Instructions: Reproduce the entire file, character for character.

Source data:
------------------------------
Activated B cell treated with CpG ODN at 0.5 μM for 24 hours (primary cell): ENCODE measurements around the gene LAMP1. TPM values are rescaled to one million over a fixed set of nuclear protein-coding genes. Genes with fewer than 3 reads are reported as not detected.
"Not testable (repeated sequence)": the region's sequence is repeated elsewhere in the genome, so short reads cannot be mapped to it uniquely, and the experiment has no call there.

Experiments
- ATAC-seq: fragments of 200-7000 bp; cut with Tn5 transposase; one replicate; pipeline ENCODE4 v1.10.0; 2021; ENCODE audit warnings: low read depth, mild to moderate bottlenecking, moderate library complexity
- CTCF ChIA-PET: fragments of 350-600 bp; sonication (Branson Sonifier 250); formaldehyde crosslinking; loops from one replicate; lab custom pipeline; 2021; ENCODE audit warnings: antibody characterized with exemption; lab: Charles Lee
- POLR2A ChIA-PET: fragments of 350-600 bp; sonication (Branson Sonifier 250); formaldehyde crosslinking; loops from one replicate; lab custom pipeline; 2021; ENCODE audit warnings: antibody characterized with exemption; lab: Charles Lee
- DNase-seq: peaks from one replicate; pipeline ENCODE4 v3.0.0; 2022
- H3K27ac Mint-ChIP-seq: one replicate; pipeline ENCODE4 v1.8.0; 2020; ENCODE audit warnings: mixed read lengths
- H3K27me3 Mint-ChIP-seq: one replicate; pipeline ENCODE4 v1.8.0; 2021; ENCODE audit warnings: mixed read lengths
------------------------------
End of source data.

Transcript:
Activated B cell treated with CpG ODN at 0.5 μM for 24 hours (primary cell): ENCODE measurements around the gene LAMP1. TPM values are rescaled to one million over a fixed set of nuclear protein-coding genes. Genes with fewer than 3 reads are reported as not detected.
"Not testable (repeated sequence)": the region's sequence is repeated elsewhere in the genome, so short reads cannot be mapped to it uniquely, and the experiment has no call there.

Experiments
- ATAC-seq: fragments of 200-7000 bp; cut with Tn5 transposase; one replicate; pipeline ENCODE4 v1.10.0; 2021; ENCODE audit warnings: low read depth, mild to moderate bottlenecking, moderate library complexity
- CTCF ChIA-PET: fragments of 350-600 bp; sonication (Branson Sonifier 250); formaldehyde crosslinking; loops from one replicate; lab custom pipeline; 2021; ENCODE audit warnings: antibody characterized with exemption; lab: Charles Lee
- POLR2A ChIA-PET: fragments of 350-600 bp; sonication (Branson Sonifier 250); formaldehyde crosslinking; loops from one replicate; lab custom pipeline; 2021; ENCODE audit warnings: antibody characterized with exemption; lab: Charles Lee
- DNase-seq: peaks from one replicate; pipeline ENCODE4 v3.0.0; 2022
- H3K27ac Mint-ChIP-seq: one replicate; pipeline ENCODE4 v1.8.0; 2020; ENCODE audit warnings: mixed read lengths
- H3K27me3 Mint-ChIP-seq: one replicate; pipeline ENCODE4 v1.8.0; 2021; ENCODE audit warnings: mixed read lengths